City Council passes the torch for future of Olympic bid

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The pursuit for Calgary’s 2026 Winter Olympic bid might be slipping away.

A City Council committee meeting held on Tuesday agreed that a vote is needed before putting more investments into the Olympic bid process.

Several councilors argue that a lack of transparency and neutrality from the city’s Olympic project team has left many Calgarians confused and uncertain. Councilors are also concerned about the decision to fill a subcommittee tasked with public outreach from people who stand to benefit from a future Olympics.

“If the public doesn’t know about the information, which I was advocating for, how can you make a decision?”

Another Olympics in Calgary could mean a multi-billion dollar influx for project around Calgary, such as upgrading the city’s 40 year old winter sport facilities and creating new ones.

Councilor of ward 5 George Chahal says “We should be concerned with the level of transparency because if the public doesn’t know about the information, which I was advocating for, how can you make a decision.” Chahal also thinks the whole point of the BidCo is to have independent oversight with all partners involved and the subcommittee is an important part of that.

But not all councilors are seeing eye to eye, Ward 4’s Councilor Sean Chu says the public is concerned that many people on the subcommittee are “Cheerleaders” for the Olympic bid.

As Calgarians question what is going on and if their concerns are being heard, some councilors are saying the bid may already be a lost cause. Hopefully the upcoming vote can give the city a better idea of how to move forward and open the door for more transparency.

 

-Kyle Hutton

 

 

 

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Olympic bid sub-comittee remains controversial at city hall

 

bobsled-team-run-olympics-38631.jpegOpinions remain mixed among-st councilors in the city when it comes to the exact idea of how handle a subcommitte tasked with public outreach with the city’s Olympic bid.

The exact point of the subcommittee is to find the average citizen’s opinion on such a sweeping and at times controversial subject. Or at least in theory. Now, concerns are being raised as to whether the structure and attitude of the committee are objective.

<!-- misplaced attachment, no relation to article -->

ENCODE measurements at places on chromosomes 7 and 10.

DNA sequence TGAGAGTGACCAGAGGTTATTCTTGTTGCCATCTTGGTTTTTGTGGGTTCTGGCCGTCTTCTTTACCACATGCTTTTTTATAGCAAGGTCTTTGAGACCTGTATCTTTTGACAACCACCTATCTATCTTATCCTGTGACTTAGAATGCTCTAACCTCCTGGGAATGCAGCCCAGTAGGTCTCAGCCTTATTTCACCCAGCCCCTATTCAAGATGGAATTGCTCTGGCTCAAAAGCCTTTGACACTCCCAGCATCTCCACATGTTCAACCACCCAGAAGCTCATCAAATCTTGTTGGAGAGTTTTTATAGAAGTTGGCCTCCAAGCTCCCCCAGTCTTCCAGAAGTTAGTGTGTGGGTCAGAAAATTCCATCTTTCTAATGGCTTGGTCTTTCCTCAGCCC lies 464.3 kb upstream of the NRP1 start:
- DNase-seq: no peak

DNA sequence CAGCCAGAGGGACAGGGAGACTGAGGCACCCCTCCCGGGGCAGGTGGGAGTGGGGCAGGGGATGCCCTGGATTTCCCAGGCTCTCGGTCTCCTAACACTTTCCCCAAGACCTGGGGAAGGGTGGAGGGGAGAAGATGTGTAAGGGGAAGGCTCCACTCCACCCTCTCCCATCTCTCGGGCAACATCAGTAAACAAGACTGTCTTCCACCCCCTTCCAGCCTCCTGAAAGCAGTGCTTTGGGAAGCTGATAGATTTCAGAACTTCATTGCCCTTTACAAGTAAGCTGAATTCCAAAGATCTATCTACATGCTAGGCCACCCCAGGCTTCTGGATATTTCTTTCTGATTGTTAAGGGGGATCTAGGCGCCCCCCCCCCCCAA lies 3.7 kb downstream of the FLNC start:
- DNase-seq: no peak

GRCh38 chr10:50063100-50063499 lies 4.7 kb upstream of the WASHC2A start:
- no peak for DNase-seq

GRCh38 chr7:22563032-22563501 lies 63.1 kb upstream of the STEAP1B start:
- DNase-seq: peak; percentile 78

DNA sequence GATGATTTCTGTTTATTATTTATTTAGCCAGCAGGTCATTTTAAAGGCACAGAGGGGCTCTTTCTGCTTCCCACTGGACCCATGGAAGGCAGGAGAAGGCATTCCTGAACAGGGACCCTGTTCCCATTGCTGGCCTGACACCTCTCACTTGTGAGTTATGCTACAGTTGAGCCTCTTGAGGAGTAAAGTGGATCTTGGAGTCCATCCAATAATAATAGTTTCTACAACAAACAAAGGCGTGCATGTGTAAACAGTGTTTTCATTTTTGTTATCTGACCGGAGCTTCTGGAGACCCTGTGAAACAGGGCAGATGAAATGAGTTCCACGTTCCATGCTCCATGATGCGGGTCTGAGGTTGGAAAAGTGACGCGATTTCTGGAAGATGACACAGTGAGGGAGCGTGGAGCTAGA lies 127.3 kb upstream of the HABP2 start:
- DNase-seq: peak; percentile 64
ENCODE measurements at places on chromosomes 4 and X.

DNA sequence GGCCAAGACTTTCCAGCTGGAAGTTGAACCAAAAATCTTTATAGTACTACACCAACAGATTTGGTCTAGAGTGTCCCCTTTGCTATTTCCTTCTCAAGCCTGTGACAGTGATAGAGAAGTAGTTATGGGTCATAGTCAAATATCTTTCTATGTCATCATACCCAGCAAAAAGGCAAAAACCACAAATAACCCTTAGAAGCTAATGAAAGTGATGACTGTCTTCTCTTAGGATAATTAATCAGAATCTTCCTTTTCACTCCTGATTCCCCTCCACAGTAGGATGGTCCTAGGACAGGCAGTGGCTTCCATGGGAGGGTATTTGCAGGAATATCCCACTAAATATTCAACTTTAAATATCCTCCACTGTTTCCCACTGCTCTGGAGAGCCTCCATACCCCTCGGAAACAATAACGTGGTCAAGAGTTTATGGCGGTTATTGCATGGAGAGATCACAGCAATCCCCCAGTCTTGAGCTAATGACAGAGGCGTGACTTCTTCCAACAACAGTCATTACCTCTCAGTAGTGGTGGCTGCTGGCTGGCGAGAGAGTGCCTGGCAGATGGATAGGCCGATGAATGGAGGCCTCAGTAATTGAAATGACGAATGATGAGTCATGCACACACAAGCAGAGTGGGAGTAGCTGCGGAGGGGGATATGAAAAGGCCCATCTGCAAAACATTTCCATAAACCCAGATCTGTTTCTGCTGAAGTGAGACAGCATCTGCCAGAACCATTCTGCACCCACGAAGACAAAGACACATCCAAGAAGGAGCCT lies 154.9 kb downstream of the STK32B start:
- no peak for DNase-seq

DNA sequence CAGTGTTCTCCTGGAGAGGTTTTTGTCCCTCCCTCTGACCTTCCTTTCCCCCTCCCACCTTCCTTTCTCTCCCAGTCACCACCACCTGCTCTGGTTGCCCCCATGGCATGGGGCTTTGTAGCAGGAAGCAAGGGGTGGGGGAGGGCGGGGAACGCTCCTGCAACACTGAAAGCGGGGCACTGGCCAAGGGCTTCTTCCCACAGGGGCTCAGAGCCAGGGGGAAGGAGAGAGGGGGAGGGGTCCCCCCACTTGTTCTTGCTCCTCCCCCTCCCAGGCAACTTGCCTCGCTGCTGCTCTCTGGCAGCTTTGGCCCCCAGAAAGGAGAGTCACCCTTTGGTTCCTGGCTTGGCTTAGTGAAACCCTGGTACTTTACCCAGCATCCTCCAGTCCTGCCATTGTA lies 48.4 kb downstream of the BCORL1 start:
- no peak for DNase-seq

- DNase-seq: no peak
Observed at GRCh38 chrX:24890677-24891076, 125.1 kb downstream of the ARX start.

Some councilors, such as George Chahal, say the city hasn’t been transparent enough and that the direction the subcommittee is headed in is too biased toward the pro-Olympics side as opposed to genuinely asking Calgarians for their subjective opinions.

Chahal was not one to hide his opinion on the subject:

“The whole point of going to a bidco is so we can have that independent oversight with all partners involved in making a decision.”

Sean Chu, however, disagreed and said the councilors were falsely being made out to be “cheerleaders”

While the subcommittee will nonetheless continue to make decisions in reaching out to Calgarians and Albertans in general, the inner workings may consist of more civilians in the future. The Olympic bid itself, however remains a hot topic on an international scale.

by Logan Sowers

Calgary’s Olympic bid trapped under ice after city council vote.

Olympic Torch

After arguments and disagreements between city council, Calgary’s 2026 winter Olympic bid may be on its last legs.

City Council agreed Tuesday that a vote on whether to continue the bid will be necessary in order to move forward.

The bid has been a hot topic in Calgary, as city council has argued for months on whether to actually pursue the bid.

One of the key issues raised is the cost of the Olympics, which is expected to be billions,  including upgrades to current sports facilities and building new ones.

However, the main topic of concern at this meeting was not the money, but rather concerns about transparency and lack of communication with the public over the bid.

Councillor George Chahal made his opinion clear saying “If the public doesn’t have the information, how can you make a decision?”

“If the public doesnt know and doesn’t have the information, how can you make a decision?”

Another major concern is the creation of a subcommittee tasked with public outreach over the bid that currently has no members of the public on it.

While several oppose the planned committee, there are some councilors who think its a vital and important part of the bid, including councilor George Chahal who says “The whole point of going to a Bidco is so we have the independent oversight with all partners involved in making a decision.”

Councilor Sean Chu also showed his support for the committee saying “A lot of the public ask the same question is that many of you on the subcommittee are.”

“A lot of the public ask the same question is that many of you on the subcomitte are.”

The lack of communication, financial security, and solidarity between council are huge threats for the bid, and while some Calgarians are hopeful that a solution to these problems can be found, many council members are convinced that once the vote is counted on Monday the Olympic dream in Calgary will be over.

-Ryan O’Donnell

Olympics or no-lympics? Conflicting council could jeopardize bid

Olympic Torch

Recently, it’s been one of the hottest discussions at city hall: should Calgary host the 2026 Winter Olympic Games?

Calgary City Council has been divided on the issue since day one of discussion, but now the difference of opinion could mean no Olympics for Calgary.